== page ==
by CASSIE MCINTYRE
Seeing all the powerful and amazing yoga poses in class and on social media can be intimidating enough for beginners and even for many seasoned yogis.
When I first began my yoga journey I felt like I didn’t have a chance at being as good as some of the people I saw online and in the studio. With consistent practice over the years I’ve realized it’s not about being as good as or better than so and so. It’s about bettering yourself. The physical, mental, emotional, and spiritual strength you can build is endless. The key is to remember to be humble enough to begin with the basics and put the effort in.
Last time we talked about how to not be so intimidated in your yoga class. Everyone starts somewhere and your practice is your practice. Nobody should be intimidating you to the point where you won’t get on your mat and try. You don’t need to be flexible to do yoga you just have to do it.
This time we will talk about mastering the basics and some key postures that can help you in class.
A few of my favorite poses to practice are Downward Facing Dog, Balancing Table Top Pose, Plank, and Dolphin pose. Many of these postures help you focus on core strength along with helping you to build the foundation for your yoga practice.
Downward Facing Dog. This inverted “V” shaped pose is a staple in any yoga practice. Starting from a table top position keep your palms pressing flat against the floor and your abs engaged. Exhale and push your hips up towards the sky as you come into your inverted “V” shaped pose. Your tailbone is reaching to the ceiling and your gaze is either toward your belly button or towards your feet, make sure your head is hanging comfortably. Your heels may not touch the floor and that’s okay. The more you practice the easier it will be on your hamstrings and calves to open and release so your feet are flush to your mat. This posture helps you concentrate on your breath and helps you build up your shoulder muscle endurance. Try holding this pose for five deep inhales and exhales.
Balancing table top pose. This posture builds abdominal and lower back strength. Because of the balance you perform here it also help you improve your focus and coordination. Begin on your hands and knees in a table top pose. Engaging your core, extend the right leg behind you and reach your left arm forward to shoulder height. Reach through your finger tips and lengthen through your back heel. Remember not to lift your leg higher than your hip/ shoulder level. Hold for five breaths and then go for the other side. Come down to your table top pose in between for a break.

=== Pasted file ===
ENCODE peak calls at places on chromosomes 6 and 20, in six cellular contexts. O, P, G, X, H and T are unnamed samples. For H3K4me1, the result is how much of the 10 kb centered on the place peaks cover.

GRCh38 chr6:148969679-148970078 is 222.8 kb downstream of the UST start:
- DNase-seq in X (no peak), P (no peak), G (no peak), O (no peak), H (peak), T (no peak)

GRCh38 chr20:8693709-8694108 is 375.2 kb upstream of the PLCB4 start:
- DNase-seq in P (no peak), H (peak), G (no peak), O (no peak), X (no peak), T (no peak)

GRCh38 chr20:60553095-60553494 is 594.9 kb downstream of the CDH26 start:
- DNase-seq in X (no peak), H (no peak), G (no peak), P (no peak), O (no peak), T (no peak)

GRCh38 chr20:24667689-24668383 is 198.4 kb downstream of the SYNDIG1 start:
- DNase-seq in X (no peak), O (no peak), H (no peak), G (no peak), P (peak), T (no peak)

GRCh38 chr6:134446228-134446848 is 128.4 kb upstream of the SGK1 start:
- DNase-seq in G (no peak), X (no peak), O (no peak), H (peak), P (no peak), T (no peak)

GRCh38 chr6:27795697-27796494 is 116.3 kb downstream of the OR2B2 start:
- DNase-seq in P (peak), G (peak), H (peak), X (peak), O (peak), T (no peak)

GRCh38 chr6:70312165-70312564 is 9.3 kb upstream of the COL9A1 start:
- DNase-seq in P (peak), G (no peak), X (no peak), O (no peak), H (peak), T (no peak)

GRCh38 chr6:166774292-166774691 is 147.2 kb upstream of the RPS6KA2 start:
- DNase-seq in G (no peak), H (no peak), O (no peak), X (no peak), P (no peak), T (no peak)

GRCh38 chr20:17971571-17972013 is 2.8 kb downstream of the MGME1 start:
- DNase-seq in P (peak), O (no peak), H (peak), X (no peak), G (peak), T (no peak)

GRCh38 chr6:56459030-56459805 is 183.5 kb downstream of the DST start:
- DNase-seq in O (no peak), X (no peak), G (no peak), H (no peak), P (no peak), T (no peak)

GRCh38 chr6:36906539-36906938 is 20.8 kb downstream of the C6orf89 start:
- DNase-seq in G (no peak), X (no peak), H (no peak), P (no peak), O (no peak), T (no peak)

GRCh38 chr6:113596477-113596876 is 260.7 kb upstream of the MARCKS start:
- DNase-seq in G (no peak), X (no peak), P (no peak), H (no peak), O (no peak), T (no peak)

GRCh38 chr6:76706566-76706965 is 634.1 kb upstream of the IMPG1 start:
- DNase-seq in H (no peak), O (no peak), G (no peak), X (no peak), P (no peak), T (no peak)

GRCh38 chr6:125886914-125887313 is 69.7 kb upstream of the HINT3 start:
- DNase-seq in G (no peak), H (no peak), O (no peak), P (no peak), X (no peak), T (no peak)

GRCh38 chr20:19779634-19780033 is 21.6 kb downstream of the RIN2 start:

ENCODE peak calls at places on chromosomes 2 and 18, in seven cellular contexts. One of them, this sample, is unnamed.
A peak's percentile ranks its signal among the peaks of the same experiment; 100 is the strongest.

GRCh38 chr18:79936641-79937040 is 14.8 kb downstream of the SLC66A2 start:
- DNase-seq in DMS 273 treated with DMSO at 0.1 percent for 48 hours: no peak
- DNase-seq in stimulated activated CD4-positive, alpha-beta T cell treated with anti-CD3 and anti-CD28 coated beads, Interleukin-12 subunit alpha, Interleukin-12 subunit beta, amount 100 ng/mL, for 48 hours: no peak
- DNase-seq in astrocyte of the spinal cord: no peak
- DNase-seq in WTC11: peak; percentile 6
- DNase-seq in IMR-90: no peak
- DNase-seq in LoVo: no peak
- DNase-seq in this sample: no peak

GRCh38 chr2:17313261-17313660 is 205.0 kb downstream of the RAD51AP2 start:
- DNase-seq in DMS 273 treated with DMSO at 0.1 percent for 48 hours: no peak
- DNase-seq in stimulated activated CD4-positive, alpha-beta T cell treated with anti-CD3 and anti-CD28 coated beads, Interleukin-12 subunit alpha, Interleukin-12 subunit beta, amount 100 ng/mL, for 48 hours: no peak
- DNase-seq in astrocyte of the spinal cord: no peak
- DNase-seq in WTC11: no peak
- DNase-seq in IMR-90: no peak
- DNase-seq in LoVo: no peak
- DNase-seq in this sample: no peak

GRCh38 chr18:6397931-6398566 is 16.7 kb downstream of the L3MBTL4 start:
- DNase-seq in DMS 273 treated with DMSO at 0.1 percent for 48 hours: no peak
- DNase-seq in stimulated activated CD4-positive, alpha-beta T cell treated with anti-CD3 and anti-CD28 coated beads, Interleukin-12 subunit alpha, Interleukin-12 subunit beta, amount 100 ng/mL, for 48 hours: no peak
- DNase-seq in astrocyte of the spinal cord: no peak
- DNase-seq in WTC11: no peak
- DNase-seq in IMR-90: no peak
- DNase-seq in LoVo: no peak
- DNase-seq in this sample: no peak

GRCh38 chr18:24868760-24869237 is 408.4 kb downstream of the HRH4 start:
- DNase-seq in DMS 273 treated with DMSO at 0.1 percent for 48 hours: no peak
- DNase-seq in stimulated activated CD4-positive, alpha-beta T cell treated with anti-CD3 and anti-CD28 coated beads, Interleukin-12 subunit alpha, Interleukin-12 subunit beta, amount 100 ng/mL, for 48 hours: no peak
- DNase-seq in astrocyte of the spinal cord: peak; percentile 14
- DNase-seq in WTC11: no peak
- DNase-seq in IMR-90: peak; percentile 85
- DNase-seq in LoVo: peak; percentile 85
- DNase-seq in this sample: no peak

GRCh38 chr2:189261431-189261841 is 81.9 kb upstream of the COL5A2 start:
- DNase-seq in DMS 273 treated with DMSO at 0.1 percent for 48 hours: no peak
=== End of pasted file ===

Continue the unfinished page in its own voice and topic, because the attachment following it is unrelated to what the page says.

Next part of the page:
Plank. Plank pose is one of the most fundamental poses in yoga. Plank will help you strengthen your arms, shoulders, back, and core. Practicing this pose may also help your posture over time. Starting from your table top pose make sure your belly is lifted (abs are engaged.) Your feet can either be together or hip distance apart. Keep your spine straight and your shoulders pressed away from your ears. Inside of your elbows should be facing each other. Try and hold for five breaths then return to table pose.
Dolphin pose. Dolphin pose is one of my favorites. It helps strengthen your shoulders, arms, and upper back. It also helps bring more flexibility into the spine, hamstrings, and calve muscles. Starting from your table top pose, lower your forearms down to the floor. Your arms should be about shoulder width apart, hands are flat to the mat. Keep your arms parallel to one another to keep your weight even. Tuck your toes and lift your hips, much like you would for downward dog. Your arms should be in line with your ears. Relax your head and neck, maybe look to your belly button or toward your feet. It’s ok if your heels aren’t on the mat. Make sure the crown of your head is not on the floor. Keep pressing up and out of your shoulders. Try and hold this posture for at least five breaths. Again, come down to table to rest.
Overall, yoga is a journey for inner discovery. While these postures will help you gain a better foundation for your yoga practice it is important to remember to practice.
Cassie McIntyre is a NASM certified personal trainer, yoga instructor, and nutritional coach. She works at LA Fitness.